I talked to my m-i-l and told her to prepare some rice. By now, we had a fridge and we always stocked cooked dal and some vegetables for such occasions. She asked her nephews to prepare rice and fry some papads . She made a simple stir fry curry with vegetables and they all had a nice lunch with pickles and dal and vatta kozhambu and keerai masiyal and curds.

After we got the fridge and since I was also working and did not like surprises, we always stocked cooked dal, cooked vegetables, grated coconut, curds and milk for one extra meal. If no guests came, we used them for our next meal.


In these days of easy and fast communication, it is unpardonable for anyone to drop in at lunch hour unannounced. I always make it a point not to drop in unannounced at mealtime at any place. When people tell me their plan of visiting us around lunch time, I on my own tell them in advance to please have lunch/dinner/breakfast with us, thus preempting my dilemma of whether to cook for the guests or not. If they are staying back, they would say “yes” or they have to tell me in advance they have other plans. Have I not got into problems even after this? Yes, especially with my friend, Sunitha. She called me one evening around 8.30pm and said, “We are planning to visit you tomorrow.” The now wiser me asked immediately, “who are all coming and when.” “Only my father and I. We will reach around 11 am,” she said. “Stay back for lunch,” I said. “With pleasure,” she said. It was Onam season, and I had a good stock of vegetables and I had already made pulinji. I decided to have our usual menu plus a Puliyodarai. So by 10.30 am I finished my cooking and was ready to spend some quality time with Sunitha and her father, whose company I enjoy. On the dot, came my friend, accompanied by her father, mother, sister, daughter and nephew. I had to rush to the kitchen to extend the meal for 4 more people. “Don’t worry, we will manage with what you have cooked,” said Sunitha’s mother. I spent all my time until lunch in the kitchen. Ofcourse, Sunitha helped me in preparing those extra dishes.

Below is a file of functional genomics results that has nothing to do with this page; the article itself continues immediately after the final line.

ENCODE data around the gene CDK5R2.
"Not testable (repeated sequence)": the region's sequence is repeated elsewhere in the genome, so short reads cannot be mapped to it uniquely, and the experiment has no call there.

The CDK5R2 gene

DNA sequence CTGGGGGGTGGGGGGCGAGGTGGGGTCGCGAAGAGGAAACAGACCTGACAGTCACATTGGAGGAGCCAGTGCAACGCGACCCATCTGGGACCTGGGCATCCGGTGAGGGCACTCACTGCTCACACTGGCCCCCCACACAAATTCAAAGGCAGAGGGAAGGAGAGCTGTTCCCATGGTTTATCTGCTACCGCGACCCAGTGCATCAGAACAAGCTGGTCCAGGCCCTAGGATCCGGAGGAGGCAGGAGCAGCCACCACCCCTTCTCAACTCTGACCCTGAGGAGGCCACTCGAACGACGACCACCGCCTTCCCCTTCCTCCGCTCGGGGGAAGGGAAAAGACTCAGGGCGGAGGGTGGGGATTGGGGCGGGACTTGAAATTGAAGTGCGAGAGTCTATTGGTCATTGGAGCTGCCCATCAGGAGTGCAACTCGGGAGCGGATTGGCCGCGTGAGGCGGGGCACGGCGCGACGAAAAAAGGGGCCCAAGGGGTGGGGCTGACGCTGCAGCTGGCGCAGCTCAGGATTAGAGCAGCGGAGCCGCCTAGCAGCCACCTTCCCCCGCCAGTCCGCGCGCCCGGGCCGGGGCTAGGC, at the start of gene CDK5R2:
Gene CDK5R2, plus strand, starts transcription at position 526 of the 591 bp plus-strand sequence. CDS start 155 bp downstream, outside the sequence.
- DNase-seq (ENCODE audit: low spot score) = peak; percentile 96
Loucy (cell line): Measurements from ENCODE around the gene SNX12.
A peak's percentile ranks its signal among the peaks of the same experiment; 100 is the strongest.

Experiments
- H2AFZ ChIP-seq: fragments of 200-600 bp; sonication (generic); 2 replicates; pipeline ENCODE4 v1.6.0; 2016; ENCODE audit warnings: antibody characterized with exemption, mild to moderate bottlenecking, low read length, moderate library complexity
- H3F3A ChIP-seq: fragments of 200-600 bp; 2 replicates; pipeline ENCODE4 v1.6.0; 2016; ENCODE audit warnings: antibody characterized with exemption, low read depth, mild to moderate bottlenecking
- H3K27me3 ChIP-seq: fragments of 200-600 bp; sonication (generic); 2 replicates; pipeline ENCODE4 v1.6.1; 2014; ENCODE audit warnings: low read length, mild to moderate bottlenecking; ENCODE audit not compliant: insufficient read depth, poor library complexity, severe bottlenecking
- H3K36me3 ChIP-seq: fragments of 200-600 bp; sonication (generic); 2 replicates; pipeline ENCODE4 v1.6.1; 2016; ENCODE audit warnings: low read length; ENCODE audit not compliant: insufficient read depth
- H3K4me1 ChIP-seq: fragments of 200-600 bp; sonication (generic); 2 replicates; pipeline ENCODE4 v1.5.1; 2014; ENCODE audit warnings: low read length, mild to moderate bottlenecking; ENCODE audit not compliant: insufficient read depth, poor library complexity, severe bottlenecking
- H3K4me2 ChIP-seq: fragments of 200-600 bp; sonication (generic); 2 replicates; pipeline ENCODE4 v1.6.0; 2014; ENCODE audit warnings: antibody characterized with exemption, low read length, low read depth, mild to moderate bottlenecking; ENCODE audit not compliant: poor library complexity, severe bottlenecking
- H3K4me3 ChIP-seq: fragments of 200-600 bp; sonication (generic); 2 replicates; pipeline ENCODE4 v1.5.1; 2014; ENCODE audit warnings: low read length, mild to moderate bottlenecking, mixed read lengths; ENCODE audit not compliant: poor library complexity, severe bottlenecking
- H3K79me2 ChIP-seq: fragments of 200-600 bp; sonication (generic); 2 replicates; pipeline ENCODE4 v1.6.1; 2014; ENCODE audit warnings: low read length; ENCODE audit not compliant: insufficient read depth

All said and done, it would be nice to inform our hosts in advance if we intend to stay back for lunch or dinner, so that the hosts need not spend all the time in the kitchen during our visit and a nice time can be had by all.

2 comments:

Jennifer said...

Hi again. Nice post. These stories are amazing! I have one doubt as I learn about the terms for Tamil dishes. When I see photos of the final products of keerai masiyal and keerai moolakootal they look very similiar. Is the difference in the amounts and types of dhals in the dishes? These dishes are both tasty, but if both set in front of me, how do I determine. Thanks

Ammupatti said...

Hi Jenniefer

It is interesting to note your doubt. The difference between Keerai molakottal and keerai masiyal at the outset is that, keerai molakootal has dal and coconut, where as keerai masiyal is just blended and tempered spinach. Keerai molatkoottal again is a gravy dish(to be mixed with rice) where as keerai masiyal is used as a side dish.

Regards